A Washington icon is currently in hiding, as the colossal Capitol Dome sits ensconced in a 1.1-million-pound network of metal poles and wooden planks.
Clad in bright orange safety vests, workers walked up and down a staircase entrenched in the dome's scaffolding Tuesday, high above the spot where dozens of reporters huddled for an update, watching and shivering on a blustery November day. But the construction workers have a job to do. It's one they'll be working through the cold and the heat to finish, as the recently completed scaffolding system—a milestone in the dome's restoration process—launches the nearly $60 million project into the next phase.
"The purpose of the scaffold is a very practical one," said Architect of the Capitol Stephen Ayers. "With its completion, workers are now able to access the dome freely and can use the equipment necessary to begin the restoration work in earnest."
It's the first restoration in almost 55 years, and it's a lengthy process to repair the dome, which took workers 11 years to build—from 1855 to 1866—and cost the nation more than $1 million, according to the Architect of the Capitol's website.
Rain, snow, and sleet have weathered the cast-iron dome over the years. Paint is peeling. Decorative ornaments are rusting.
That's why more than 12,800 inches of cracked cast iron need to be repaired, some windows replaced, and three layers of paint—the top coat called "Dome White"—applied.
Now, with the scaffolding complete, the restoration process can proceed with its four major steps:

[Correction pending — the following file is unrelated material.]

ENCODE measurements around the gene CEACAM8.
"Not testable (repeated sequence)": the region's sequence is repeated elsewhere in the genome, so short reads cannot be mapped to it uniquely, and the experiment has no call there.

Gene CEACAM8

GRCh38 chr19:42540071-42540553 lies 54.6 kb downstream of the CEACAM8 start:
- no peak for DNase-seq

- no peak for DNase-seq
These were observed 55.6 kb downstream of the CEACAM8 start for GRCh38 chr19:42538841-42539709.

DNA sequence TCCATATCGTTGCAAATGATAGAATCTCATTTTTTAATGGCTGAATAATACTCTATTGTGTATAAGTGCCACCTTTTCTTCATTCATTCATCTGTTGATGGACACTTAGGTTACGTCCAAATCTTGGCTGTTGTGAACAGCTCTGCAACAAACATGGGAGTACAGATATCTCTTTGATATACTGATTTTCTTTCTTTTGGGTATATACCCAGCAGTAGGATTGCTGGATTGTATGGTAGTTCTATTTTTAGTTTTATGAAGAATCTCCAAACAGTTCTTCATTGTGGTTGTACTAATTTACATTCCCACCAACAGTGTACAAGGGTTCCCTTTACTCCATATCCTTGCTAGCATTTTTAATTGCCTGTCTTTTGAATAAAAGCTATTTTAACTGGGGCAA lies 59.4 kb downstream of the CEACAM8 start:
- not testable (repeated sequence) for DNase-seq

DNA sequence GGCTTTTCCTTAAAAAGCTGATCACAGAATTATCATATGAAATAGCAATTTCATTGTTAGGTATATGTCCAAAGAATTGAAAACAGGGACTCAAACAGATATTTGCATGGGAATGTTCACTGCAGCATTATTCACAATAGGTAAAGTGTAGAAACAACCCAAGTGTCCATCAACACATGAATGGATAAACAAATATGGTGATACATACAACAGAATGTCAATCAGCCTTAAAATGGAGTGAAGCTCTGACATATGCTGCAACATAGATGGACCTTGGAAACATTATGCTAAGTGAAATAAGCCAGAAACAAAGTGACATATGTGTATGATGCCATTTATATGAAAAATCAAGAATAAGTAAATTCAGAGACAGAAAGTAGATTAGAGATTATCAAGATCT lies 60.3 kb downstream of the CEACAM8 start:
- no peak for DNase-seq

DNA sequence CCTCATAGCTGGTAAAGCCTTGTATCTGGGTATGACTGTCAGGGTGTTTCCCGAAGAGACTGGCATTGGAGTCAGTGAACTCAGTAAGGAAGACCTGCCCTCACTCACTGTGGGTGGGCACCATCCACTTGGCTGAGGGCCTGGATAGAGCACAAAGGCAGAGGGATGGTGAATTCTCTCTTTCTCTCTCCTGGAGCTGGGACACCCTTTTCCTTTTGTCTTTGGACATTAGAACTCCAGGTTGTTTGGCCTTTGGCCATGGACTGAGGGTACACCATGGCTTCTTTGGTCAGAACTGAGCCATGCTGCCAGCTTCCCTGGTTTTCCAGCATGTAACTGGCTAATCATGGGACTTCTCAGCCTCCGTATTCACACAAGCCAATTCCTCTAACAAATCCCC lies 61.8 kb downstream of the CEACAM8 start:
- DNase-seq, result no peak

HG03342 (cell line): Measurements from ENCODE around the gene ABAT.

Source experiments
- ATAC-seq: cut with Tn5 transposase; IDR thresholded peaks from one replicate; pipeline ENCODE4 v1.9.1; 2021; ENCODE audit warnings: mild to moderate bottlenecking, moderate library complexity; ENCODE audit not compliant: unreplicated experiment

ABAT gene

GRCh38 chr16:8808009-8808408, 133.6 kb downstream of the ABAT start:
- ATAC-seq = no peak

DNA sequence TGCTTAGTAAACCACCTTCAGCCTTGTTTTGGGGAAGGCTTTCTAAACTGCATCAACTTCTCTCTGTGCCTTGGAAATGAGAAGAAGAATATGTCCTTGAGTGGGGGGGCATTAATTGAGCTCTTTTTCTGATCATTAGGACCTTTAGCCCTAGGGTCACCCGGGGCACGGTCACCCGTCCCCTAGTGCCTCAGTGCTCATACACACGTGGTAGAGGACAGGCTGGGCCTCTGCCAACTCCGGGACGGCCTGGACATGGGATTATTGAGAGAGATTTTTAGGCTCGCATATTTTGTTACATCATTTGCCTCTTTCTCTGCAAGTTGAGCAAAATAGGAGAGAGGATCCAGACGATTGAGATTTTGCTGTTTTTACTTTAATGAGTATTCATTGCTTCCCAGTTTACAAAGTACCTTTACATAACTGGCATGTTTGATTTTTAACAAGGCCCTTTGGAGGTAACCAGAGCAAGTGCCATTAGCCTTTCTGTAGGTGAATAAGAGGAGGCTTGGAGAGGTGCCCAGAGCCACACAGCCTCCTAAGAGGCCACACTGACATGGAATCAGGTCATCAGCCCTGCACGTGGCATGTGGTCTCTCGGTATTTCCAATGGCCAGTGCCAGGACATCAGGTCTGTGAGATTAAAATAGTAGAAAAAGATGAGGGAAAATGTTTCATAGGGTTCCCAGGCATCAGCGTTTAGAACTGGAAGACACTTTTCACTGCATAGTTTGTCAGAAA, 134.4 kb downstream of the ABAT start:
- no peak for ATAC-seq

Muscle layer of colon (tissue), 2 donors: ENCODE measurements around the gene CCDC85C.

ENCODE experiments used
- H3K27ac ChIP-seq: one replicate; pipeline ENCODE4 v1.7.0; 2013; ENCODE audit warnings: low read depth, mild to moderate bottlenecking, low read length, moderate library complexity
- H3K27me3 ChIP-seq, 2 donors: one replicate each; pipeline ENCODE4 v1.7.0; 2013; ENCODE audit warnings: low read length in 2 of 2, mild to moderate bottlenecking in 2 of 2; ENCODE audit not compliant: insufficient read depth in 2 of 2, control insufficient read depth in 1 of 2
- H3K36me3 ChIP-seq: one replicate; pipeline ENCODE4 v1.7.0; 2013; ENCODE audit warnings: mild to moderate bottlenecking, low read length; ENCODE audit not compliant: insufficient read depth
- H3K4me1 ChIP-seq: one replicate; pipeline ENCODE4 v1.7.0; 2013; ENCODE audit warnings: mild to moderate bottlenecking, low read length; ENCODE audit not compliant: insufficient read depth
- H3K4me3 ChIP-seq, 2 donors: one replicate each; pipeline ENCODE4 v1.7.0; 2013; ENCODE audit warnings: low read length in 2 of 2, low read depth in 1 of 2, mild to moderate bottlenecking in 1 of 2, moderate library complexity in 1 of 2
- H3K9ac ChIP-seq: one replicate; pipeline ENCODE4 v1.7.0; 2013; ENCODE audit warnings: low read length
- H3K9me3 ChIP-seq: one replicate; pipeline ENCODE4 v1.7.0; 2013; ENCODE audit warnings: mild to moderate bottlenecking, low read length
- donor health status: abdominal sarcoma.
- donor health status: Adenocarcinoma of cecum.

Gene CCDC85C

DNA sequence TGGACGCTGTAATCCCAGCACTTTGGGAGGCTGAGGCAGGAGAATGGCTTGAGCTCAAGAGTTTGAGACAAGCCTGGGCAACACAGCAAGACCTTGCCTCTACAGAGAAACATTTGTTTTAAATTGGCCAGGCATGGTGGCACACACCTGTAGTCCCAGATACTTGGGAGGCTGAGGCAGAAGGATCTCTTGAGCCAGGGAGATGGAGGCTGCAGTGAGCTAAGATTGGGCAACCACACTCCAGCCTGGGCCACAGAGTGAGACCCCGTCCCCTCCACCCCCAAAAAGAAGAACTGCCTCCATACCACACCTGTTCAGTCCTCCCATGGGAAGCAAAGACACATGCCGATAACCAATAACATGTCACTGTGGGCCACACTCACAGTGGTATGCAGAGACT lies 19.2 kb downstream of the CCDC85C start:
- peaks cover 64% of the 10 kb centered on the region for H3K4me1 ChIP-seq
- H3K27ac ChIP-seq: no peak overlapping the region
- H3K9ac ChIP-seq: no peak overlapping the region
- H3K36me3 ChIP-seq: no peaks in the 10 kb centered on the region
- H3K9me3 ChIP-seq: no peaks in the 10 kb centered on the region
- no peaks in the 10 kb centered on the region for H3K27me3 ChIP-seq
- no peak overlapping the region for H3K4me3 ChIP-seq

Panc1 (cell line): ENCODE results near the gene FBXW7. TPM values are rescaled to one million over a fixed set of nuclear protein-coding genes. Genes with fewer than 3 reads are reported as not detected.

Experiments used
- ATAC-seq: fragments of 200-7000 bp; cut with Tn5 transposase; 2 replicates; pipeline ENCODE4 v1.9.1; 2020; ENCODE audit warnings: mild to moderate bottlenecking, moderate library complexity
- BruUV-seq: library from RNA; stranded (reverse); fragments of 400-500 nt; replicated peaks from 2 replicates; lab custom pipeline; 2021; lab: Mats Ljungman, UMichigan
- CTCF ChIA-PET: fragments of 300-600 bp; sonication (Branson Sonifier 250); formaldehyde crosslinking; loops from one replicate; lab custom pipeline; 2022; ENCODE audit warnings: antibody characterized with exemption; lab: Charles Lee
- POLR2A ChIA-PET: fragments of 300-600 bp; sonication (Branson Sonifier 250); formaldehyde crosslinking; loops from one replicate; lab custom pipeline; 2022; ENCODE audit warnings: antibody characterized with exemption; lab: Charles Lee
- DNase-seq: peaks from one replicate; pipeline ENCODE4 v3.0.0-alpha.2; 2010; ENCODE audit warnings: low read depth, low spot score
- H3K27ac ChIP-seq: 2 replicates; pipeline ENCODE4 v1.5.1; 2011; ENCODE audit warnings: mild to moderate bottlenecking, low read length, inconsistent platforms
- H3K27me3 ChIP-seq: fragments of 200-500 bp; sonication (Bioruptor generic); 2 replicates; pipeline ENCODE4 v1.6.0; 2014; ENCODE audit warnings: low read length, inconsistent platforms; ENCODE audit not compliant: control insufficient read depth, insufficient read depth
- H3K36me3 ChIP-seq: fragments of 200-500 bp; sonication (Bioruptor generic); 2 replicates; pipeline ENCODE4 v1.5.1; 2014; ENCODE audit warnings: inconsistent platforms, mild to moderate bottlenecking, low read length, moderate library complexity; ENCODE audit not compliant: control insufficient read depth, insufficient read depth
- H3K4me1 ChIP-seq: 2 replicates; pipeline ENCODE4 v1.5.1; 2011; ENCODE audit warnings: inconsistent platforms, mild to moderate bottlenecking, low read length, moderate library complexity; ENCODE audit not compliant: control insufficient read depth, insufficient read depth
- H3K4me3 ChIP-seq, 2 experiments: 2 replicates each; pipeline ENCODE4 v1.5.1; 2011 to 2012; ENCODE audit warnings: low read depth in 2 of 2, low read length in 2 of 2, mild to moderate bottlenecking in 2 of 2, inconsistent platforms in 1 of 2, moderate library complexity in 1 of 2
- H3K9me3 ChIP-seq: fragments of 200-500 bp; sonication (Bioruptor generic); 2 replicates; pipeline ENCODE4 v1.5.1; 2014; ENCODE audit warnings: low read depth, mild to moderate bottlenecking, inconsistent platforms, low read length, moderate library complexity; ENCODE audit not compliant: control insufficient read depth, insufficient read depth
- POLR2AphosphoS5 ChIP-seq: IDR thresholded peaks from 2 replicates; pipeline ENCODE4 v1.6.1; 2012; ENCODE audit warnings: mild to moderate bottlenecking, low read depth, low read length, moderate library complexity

- Blasting off the paint. Equipment removes the layers of paint through tubes, sending it into trucks down below. Workers wear specialized gear for this; one suit looks like a white spacesuit with a contamination mask protecting the face. Decorative elements are also removed during this phase.
- Rust aversion. After the paint is gone, it'll be time to prime the cast iron. The goal is to avoid rust, which could begin forming within four to eight hours of paint removal.
- Mending the dome. The dome has more than 1,300 cracks, Ayers said. Crews will drill each crack, put in special pins, and install a locking mechanism. Tightening the pins pulls the cast-iron plates together. In this phase, decorative items will also be reattached.
- 1,215 gallons. That's how much paint will be used to recoat the dome.
"So, when the next president is sworn in," Sen. John Hoeven of North Dakota told reporters on the Capitol roof, "the people of America can see their Capitol and the dome and will be comfortable and confident that, just like this great nation, it's here for the long term."
This article is from the archive of our partner National Journal.